Of course, this is all just speculative since none of us were actually there, but what I’m understanding that you are saying is that how she acted in her two and half days at St. Barnabas might have just highlighted that they were already unfit parents to start with. Or by “after,” do you mean after she left the hospital?

    It sounds like you’ve made up your mind that I was trying to dupe readers into believing that the appellate court included the cesarean refusal in its ruling, but it’s pretty straightforward in the post you read, Jenn.

  3. Jill, I’m sure my comments sting. I actually wrote the post before even knowing that you had blogged about the topic–I went back & editted when I realized that Roth had learned of the situation from your blog.

    Let me make it very clear that I think we are both on the same side of this–the courts have been outrageous in their treatment of this case. I’m just afraid that some facts are getting muddled, and its going to make “our side” look uninformed and unreasonable.

    Here’s my basic problem. Roth flat out says that the appellate court ruled that refusing the cesarean was grounds for the abuse charge. She came away from your blog with that impression apparently–though carefully reading your blog does show that you differentiate which court said what.

    The reality is that the appellate court stated that there was no actual abuse, that the removal of the child was only justified as there was a strong *potential* for abuse. The appellate court further stated that a refusal of cesarean could not be used as an indicator of potential abuse (although then confusingly used refusal of less “life saving” intervention as justification for deciding that V.M. had *potential* to abuse her child).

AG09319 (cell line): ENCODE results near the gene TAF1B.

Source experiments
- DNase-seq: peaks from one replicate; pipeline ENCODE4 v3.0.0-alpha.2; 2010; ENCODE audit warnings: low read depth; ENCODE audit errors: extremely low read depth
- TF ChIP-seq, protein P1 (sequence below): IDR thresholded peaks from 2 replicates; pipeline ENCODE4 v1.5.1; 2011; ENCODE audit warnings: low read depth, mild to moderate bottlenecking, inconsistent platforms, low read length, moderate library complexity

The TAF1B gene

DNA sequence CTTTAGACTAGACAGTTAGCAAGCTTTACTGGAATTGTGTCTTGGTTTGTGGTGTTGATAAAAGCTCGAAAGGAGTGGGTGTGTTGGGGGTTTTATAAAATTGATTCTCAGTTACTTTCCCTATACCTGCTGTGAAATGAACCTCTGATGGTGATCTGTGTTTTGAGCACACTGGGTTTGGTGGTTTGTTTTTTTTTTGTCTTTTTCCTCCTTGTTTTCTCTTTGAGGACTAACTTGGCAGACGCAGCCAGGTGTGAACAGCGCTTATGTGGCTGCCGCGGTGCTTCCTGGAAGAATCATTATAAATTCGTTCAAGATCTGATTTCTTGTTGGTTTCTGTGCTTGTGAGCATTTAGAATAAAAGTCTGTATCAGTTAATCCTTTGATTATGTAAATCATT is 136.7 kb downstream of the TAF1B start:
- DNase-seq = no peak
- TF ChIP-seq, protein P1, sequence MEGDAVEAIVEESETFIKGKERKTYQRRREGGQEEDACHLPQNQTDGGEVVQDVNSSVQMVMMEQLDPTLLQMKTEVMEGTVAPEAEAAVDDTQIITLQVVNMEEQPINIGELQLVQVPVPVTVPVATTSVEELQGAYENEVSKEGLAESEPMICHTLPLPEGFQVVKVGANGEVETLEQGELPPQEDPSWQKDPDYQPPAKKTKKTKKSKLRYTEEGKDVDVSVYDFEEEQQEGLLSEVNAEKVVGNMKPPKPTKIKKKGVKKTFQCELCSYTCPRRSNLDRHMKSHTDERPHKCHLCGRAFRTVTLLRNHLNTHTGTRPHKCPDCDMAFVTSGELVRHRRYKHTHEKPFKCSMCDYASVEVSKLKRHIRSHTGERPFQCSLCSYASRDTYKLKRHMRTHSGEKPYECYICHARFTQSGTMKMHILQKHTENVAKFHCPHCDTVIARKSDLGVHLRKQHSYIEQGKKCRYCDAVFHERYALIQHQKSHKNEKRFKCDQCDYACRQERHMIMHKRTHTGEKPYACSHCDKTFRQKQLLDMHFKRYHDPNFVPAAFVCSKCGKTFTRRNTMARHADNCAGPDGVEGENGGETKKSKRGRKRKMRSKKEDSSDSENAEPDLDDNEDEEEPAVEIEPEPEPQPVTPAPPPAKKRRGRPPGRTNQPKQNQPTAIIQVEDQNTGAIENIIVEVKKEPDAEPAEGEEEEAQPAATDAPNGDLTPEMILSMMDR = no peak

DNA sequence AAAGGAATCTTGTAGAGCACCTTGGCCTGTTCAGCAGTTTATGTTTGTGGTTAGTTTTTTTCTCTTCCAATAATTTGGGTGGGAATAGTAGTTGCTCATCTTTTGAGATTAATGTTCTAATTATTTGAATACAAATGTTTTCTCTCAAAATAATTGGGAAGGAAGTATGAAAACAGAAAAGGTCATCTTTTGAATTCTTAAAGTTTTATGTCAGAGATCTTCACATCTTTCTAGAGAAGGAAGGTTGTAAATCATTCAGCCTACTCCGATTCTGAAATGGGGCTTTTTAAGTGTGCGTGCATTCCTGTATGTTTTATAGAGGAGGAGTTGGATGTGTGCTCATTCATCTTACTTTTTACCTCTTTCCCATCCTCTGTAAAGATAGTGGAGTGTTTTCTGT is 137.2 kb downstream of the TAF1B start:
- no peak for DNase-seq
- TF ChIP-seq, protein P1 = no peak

People are spreading around this notion about the appellate court rulling–I did it too, until I fact checked. Not saying that you and Roth didn’t fact check–you quote from the exact same document that I found, and you are right that your blog post does identify who said what when it comes to the court statements. But apparently your post is confusing, because Roth read it then made a post with the wrong primary thesis, and other people in the comments section of your blog do as well (Rashel, possibly Kayce). I think the confusion may come because you use “trial judge” to refer to the family court judge, and then “appellate court” to refer to the appellate court. I think some people think the “trial judge” is part of the “appellate court”–when I first quickly read your blog that is what I thought you were saying.

    While I am loath to pick apart a laboring woman’s behavior, I do find it odd that V.M. reported that *she* was actually the one who called Dr. Kurani, and that she did it to deal with the behavior of the nursing staff. She appeared not to know that Dr. Kurani and Dr. Jacoby were psychologists (page 10 & 11)–which I can COMPLETELY give a pass to since she was in hard labor and surely was not expecting to encounter a psychologist, let alone 2. But to think that she called Dr. Kurani? How did she come to that conclusion?

    You ask: The question left in my mind is how much of her paranoid diagnosis can be attributed to having her rights violated in the hospital, then have “the authorities” take her baby away, then having a decade worth of past psych records used to judge her even though a psychiatrist found her to be “cured” and no longer in need of treatment in 2005.